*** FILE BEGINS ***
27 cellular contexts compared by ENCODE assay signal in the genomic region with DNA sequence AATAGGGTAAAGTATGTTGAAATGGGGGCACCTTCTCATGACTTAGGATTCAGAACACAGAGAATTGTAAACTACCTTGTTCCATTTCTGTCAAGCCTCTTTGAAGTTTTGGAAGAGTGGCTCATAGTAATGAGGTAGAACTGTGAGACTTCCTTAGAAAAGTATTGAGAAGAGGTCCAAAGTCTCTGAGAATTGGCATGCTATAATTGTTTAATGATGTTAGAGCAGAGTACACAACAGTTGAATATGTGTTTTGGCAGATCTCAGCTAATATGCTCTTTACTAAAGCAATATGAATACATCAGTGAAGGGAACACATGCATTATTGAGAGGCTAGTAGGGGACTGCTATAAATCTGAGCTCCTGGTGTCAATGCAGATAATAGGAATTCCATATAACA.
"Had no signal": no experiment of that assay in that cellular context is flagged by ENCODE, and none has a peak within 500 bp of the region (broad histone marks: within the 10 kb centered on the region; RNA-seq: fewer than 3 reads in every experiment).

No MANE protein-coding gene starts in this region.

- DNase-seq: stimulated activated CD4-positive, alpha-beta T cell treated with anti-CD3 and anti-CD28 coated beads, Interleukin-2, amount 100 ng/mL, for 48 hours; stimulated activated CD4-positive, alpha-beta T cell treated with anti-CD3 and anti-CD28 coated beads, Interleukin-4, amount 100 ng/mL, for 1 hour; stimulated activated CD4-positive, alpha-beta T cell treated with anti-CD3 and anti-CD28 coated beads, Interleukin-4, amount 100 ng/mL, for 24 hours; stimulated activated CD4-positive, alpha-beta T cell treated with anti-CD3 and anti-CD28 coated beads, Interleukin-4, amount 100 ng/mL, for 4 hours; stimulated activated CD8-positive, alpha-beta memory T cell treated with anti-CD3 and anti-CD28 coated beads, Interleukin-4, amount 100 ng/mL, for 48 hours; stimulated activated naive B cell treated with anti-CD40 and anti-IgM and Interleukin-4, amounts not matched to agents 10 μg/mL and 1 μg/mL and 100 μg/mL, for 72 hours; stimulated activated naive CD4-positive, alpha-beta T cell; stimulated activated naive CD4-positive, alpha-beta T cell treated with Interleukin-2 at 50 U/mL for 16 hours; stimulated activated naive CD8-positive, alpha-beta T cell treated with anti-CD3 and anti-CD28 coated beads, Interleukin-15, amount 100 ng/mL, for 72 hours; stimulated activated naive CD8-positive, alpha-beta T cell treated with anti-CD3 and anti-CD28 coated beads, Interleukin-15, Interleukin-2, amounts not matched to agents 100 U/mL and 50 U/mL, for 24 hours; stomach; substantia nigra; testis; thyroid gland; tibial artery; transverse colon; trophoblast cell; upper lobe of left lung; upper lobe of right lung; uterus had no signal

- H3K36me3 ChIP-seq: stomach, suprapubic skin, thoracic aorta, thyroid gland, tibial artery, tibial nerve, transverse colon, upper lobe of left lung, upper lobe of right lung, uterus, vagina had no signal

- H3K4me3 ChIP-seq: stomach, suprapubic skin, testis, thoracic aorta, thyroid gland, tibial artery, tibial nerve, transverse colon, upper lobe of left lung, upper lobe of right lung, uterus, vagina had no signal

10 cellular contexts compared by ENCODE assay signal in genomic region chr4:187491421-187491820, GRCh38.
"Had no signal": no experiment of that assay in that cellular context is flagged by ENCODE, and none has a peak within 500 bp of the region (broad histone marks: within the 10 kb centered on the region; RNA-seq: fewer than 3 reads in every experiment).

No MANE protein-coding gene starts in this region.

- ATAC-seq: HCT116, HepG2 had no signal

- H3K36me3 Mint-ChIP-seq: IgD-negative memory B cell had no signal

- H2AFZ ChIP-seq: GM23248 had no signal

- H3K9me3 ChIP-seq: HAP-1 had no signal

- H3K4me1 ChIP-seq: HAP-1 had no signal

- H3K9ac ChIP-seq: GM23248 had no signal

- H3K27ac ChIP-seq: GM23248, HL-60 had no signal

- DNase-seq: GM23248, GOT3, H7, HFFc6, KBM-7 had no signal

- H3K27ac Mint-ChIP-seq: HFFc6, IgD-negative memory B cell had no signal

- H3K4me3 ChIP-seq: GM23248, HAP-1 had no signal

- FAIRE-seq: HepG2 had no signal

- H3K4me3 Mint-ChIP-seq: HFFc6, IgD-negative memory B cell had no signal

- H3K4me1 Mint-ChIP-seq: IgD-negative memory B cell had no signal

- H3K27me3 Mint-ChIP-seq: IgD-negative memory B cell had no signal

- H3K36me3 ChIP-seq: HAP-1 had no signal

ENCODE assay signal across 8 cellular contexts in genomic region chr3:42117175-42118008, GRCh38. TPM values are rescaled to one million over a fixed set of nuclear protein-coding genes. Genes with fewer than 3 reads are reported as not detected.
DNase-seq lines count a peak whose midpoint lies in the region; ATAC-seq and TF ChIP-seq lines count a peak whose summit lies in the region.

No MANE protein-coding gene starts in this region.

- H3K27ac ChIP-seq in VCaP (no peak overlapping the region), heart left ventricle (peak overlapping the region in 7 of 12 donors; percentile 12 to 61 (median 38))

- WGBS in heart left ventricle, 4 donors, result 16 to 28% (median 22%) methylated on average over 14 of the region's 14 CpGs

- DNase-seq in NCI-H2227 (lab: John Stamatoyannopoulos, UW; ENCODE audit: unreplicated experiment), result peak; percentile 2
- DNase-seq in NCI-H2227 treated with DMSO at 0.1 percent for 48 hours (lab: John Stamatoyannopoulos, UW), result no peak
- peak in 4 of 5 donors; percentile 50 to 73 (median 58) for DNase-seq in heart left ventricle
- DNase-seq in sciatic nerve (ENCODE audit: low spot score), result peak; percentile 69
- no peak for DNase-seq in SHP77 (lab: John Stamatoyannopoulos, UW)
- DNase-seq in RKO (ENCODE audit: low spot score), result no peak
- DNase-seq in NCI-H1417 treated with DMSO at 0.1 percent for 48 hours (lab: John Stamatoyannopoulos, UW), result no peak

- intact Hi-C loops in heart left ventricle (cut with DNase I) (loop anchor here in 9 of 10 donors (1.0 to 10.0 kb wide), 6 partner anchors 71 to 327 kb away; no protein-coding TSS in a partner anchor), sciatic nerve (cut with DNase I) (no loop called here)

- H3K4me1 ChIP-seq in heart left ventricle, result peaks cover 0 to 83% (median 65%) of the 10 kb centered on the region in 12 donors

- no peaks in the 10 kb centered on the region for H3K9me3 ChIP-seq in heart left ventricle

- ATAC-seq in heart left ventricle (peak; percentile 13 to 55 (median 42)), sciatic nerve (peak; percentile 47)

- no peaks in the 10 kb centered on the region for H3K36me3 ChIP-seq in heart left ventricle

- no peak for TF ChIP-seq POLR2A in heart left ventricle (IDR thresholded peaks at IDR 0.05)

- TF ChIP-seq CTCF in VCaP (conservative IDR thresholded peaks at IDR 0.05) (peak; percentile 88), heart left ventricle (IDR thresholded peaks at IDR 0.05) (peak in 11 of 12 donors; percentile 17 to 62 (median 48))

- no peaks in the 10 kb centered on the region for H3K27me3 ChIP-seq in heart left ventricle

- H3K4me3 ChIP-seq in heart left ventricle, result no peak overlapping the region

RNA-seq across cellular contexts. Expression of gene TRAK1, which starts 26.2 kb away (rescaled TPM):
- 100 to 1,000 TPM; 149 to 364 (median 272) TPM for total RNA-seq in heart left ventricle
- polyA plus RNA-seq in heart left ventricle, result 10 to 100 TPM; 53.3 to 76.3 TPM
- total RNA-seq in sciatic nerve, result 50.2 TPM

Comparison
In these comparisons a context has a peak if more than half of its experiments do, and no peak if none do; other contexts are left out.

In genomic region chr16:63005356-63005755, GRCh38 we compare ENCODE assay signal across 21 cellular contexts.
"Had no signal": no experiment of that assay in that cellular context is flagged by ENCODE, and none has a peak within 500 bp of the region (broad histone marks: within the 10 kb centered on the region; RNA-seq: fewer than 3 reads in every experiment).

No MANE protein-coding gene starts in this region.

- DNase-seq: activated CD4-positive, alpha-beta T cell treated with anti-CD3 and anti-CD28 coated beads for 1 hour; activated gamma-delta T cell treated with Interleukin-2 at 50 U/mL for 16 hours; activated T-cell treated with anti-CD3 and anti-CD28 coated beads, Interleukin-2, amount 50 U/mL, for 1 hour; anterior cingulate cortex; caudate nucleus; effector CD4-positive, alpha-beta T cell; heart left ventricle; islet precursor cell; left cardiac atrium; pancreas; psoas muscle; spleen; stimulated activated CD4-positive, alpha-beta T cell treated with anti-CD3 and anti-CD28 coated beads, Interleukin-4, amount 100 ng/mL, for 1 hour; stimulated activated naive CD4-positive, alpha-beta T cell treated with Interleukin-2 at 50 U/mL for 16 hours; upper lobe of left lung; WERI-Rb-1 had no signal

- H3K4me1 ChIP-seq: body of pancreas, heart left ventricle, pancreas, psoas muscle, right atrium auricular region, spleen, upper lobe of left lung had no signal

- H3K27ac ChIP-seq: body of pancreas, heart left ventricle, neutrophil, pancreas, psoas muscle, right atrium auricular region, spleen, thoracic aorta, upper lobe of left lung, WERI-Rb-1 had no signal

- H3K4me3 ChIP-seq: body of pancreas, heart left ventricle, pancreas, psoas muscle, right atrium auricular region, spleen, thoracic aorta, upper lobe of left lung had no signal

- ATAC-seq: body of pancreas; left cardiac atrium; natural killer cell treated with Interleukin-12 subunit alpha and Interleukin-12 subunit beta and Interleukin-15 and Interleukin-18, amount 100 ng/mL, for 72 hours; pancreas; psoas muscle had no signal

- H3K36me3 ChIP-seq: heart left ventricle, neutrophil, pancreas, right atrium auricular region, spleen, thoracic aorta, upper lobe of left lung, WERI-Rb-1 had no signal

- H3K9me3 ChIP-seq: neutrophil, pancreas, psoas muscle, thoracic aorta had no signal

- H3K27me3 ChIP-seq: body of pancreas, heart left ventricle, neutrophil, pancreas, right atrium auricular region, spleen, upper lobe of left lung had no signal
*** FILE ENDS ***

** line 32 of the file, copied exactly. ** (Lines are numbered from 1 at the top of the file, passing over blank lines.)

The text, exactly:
- peak in 4 of 5 donors; percentile 50 to 73 (median 58) for DNase-seq in heart left ventricle